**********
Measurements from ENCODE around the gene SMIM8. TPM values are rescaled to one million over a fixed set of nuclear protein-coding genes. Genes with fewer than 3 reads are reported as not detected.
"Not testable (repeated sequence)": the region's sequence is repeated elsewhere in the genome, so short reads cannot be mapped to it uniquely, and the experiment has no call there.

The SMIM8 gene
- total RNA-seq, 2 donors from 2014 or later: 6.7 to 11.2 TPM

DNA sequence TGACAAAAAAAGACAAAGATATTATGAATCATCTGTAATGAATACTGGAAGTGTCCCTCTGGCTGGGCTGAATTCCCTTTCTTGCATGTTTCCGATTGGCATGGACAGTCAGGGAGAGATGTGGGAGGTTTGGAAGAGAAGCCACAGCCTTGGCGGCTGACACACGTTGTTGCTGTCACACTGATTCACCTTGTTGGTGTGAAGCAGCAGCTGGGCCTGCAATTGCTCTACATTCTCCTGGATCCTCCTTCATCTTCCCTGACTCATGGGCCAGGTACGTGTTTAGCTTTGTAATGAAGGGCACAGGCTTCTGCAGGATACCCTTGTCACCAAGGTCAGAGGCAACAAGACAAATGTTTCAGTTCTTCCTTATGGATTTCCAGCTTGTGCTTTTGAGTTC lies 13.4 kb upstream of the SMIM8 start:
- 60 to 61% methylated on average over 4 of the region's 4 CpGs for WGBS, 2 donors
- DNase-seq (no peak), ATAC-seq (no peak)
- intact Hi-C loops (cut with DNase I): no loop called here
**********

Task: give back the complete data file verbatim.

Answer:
Measurements from ENCODE around the gene SMIM8. TPM values are rescaled to one million over a fixed set of nuclear protein-coding genes. Genes with fewer than 3 reads are reported as not detected.
"Not testable (repeated sequence)": the region's sequence is repeated elsewhere in the genome, so short reads cannot be mapped to it uniquely, and the experiment has no call there.

The SMIM8 gene
- total RNA-seq, 2 donors from 2014 or later: 6.7 to 11.2 TPM

DNA sequence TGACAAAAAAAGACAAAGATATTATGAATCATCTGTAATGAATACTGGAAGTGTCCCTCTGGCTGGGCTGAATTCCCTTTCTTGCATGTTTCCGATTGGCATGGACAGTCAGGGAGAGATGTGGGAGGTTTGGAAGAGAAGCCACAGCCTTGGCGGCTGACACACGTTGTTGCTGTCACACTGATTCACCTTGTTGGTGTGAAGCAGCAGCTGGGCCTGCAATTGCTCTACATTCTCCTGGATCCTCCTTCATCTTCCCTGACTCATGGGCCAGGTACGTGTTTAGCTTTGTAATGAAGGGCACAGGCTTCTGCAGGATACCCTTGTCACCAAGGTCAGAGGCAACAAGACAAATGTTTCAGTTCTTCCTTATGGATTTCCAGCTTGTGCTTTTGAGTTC lies 13.4 kb upstream of the SMIM8 start:
- 60 to 61% methylated on average over 4 of the region's 4 CpGs for WGBS, 2 donors
- DNase-seq (no peak), ATAC-seq (no peak)
- intact Hi-C loops (cut with DNase I): no loop called here